Classic City Classic 2018: Tournament Recap (Men’s)

Rain, rain, go away.

NC State’s Michael Lee gets the block vs UMass. Photo: Brian Whittier.

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ATHENS, Ga. — It was a weird, wet weekend for teams down south for the Classic City Classic. Heavy rain all day on Saturday meant that the original field site had to be abandoned after a single round. The Georgia TDs did well to find an alternate field site and give teams a chance to play despite the conditions.

Still, things weren’t ideal. They were only able to access a single turf football field, so only two games could be played at a time, making rounds short, fields narrow, and endzones small.

The circumstances made it difficult to really get a good gauge on where teams stand. On top of the usual nature of the fall, with teams playing with open or experimental lines and working out the usual preseason kinks, the lack of normal game time and the quirky nature of the fields made for a fun atmosphere, but not a great simulation of a normal tournament for any of the teams present.

Some teams–like Florida, Emory, and Virginia Tech–didn’t even show up for the make up games and simply left once games at the original site were cancelled.

But there was just enough action for us to pick up on some things to look out for come the spring. Here’s a rundown of all the things that stood out in one of the most memorable CCCs in recent memory.

UNC Head and Shoulders Above the Pack

UNC only played three games over the weekend — one in the first round Saturday against Emory and then against Auburn and Brown on Sunday afternoon — but it was evident in that limited amount of game time that they were in a league of their own. They surged away from Emory in the second half in the rain, and they easily outclassed Brown and Auburn, two Nationals teams last season with big aspirations for the 2019 season.

The didn’t even have 2018 Player of the Year Matt Gouchoe-Hanas or a few other significant players like Marc Rovner and Walker Matthews, and they still put themselves in a tier all to their own.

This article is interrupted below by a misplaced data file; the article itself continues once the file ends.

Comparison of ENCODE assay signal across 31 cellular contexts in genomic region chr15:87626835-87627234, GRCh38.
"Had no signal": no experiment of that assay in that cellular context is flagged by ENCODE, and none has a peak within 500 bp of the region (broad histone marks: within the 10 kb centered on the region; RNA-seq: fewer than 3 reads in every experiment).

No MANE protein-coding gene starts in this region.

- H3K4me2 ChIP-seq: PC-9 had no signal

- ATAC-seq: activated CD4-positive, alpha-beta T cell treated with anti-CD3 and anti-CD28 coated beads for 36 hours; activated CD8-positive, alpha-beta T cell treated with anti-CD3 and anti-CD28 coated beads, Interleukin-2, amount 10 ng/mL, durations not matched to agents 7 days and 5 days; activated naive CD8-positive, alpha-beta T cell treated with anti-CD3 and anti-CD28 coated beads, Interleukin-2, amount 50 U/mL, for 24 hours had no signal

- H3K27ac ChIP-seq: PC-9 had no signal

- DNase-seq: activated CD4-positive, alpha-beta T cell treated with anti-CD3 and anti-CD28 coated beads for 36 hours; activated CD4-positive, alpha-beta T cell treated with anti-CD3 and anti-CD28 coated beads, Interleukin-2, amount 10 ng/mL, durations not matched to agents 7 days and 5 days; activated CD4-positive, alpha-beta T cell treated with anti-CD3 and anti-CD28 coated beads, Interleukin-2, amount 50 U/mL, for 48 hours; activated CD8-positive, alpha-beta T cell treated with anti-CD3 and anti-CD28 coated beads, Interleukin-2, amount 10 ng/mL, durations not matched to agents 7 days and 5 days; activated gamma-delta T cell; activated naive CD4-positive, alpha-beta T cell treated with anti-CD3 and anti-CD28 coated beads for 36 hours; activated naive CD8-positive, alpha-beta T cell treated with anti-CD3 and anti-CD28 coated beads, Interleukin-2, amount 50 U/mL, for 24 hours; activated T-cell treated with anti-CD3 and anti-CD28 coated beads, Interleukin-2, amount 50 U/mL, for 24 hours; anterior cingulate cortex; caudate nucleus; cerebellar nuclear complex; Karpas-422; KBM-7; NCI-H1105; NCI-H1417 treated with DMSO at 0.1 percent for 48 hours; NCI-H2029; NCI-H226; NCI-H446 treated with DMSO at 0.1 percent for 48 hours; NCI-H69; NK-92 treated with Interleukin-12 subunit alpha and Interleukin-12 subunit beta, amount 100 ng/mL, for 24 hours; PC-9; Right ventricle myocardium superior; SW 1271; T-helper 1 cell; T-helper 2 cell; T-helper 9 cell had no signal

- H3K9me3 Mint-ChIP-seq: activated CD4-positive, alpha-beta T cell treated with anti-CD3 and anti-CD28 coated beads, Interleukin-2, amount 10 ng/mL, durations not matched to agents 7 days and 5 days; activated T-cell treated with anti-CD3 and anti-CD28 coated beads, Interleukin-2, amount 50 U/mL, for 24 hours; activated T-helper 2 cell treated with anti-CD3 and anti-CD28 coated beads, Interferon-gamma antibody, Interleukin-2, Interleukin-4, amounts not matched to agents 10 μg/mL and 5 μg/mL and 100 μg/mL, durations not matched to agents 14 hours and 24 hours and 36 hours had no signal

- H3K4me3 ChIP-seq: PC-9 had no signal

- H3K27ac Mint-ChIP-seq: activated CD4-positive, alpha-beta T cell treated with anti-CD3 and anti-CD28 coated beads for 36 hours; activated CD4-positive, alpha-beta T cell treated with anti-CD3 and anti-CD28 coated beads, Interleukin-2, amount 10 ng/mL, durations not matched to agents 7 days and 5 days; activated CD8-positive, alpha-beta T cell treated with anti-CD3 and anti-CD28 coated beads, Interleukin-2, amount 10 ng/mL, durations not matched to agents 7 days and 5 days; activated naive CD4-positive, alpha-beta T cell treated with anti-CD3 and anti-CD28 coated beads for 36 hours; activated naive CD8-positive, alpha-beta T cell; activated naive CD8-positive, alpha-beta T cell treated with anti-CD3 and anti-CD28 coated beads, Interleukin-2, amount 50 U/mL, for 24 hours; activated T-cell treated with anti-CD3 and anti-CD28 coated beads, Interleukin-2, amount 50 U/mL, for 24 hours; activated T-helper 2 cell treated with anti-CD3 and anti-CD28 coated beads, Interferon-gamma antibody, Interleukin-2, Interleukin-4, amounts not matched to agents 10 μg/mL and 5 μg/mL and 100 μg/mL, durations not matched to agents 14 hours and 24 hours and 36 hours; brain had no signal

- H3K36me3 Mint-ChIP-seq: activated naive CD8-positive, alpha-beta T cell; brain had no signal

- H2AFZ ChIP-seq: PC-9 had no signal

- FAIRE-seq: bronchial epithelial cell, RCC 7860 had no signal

UNC’s Liam Searles-Bohs makes the grab over Brown’s John Randolph. Photo: Brian Whittier.

Anders Juengst looked like the best player at the tournament, virtually uncoverable by any of his opponents, and his teammate Elijah Long wasn’t far behind him. A more surprising standout for UNC, though, was Suraj Madiraju, who looks like he’ll log significant touches for the team in the spring.

It was striking how much better Carolina looked than everyone else, considering how strong the field was. But coach J.D. Hastings wasn’t entirely sure about the ultimate side of things, and the team seemed to take advantage of the weather-shortened schedule with a little team building.

“I think the biggest things that happened this weekend, were off the field,” said Hastings. “We were able to stay at a friend of the friend of the team, his family’s lake house. So we got to hang out there a lot yesterday and then I think those are really big part of the season, which I think is going to be big in the spring. We’ll be able to look back and like, ‘Hey, remember that time we went and did X, Y, and Z. I think that’s the biggest thing for team culture.”